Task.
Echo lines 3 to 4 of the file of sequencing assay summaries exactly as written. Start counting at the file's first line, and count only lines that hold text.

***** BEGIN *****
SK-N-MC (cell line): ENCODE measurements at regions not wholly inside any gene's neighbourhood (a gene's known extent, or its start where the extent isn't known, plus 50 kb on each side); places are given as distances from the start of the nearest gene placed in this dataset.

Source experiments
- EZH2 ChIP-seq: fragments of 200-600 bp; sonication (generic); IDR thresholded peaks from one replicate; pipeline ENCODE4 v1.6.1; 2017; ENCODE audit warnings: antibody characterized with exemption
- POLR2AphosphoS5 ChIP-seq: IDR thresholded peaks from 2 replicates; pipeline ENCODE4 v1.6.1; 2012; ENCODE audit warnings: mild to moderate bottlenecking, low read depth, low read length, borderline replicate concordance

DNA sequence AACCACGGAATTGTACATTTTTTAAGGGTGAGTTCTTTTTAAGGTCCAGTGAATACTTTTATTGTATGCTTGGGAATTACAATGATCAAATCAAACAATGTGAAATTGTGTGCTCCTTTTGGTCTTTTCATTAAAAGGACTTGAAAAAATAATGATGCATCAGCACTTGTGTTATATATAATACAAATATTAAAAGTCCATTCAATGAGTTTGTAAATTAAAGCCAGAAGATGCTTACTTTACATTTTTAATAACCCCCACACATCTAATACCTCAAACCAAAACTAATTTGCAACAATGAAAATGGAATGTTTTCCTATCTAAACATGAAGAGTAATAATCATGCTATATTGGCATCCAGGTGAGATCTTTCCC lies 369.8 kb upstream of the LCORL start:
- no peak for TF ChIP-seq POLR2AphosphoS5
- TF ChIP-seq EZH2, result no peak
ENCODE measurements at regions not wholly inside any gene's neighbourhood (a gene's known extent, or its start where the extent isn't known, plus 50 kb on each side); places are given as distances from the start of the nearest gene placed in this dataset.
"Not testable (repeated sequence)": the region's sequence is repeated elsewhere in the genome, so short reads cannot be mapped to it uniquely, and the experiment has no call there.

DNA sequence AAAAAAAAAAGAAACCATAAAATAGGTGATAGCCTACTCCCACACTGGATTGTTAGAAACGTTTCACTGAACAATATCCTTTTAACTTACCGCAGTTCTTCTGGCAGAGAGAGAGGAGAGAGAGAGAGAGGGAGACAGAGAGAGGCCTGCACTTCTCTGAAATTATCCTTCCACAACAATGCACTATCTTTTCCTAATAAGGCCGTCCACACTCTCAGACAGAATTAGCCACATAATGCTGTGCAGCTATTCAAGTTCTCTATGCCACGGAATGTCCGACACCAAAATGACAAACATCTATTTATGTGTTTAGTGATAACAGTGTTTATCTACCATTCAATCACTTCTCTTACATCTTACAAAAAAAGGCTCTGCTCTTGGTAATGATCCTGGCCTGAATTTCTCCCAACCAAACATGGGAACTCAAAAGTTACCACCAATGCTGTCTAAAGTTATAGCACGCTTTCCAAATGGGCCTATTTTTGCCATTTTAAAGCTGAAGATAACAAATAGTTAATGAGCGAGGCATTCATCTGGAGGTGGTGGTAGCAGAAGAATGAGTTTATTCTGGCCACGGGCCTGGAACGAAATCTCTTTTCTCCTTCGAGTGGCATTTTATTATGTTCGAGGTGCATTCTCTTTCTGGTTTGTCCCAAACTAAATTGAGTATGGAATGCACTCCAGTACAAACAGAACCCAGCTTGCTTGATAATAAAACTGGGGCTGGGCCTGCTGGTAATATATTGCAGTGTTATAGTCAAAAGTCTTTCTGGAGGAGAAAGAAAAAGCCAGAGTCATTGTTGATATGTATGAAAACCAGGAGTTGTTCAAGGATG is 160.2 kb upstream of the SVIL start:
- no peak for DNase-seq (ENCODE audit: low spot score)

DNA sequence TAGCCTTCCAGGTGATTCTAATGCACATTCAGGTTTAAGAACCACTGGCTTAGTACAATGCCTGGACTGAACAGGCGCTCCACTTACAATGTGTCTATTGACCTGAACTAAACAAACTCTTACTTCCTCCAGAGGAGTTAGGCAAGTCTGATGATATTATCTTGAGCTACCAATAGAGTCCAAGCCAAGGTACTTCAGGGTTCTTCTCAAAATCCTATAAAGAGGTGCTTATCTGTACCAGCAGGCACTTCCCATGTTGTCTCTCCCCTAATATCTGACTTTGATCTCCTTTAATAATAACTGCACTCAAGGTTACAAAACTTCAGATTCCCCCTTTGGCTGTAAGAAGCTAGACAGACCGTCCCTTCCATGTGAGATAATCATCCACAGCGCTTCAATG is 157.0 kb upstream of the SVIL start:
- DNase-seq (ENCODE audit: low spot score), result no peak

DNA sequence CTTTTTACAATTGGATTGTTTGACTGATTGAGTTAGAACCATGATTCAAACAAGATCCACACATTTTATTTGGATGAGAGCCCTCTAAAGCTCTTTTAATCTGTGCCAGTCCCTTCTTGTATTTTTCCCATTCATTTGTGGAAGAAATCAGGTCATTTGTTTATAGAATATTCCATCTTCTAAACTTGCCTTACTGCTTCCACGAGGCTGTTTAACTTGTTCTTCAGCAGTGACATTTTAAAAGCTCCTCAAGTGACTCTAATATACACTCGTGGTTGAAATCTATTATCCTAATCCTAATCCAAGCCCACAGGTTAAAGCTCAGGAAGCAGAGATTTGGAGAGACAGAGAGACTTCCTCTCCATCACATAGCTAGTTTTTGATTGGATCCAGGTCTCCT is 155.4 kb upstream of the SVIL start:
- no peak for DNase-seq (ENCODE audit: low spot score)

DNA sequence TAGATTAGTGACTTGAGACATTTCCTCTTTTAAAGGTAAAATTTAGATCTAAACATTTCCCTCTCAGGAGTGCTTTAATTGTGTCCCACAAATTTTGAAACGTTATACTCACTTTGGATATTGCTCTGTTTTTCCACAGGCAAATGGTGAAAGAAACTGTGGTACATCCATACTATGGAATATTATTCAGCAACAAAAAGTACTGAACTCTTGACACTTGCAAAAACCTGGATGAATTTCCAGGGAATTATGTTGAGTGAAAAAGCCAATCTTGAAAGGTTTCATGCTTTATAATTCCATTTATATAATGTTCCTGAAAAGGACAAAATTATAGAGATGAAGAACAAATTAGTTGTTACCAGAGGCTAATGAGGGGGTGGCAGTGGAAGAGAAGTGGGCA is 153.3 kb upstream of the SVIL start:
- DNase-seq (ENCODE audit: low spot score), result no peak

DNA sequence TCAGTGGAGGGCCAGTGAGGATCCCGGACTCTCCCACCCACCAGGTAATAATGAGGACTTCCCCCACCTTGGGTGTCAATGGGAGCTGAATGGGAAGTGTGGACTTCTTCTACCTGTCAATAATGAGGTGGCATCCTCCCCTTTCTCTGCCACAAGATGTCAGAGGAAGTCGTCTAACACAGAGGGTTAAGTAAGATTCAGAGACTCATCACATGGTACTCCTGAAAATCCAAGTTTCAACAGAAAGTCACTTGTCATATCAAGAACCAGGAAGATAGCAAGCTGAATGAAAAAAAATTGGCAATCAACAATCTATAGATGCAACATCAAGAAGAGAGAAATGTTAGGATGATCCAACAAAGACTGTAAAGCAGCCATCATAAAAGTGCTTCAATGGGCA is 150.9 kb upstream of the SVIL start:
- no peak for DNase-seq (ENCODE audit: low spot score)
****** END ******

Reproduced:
- EZH2 ChIP-seq: fragments of 200-600 bp; sonication (generic); IDR thresholded peaks from one replicate; pipeline ENCODE4 v1.6.1; 2017; ENCODE audit warnings: antibody characterized with exemption
- POLR2AphosphoS5 ChIP-seq: IDR thresholded peaks from 2 replicates; pipeline ENCODE4 v1.6.1; 2012; ENCODE audit warnings: mild to moderate bottlenecking, low read depth, low read length, borderline replicate concordance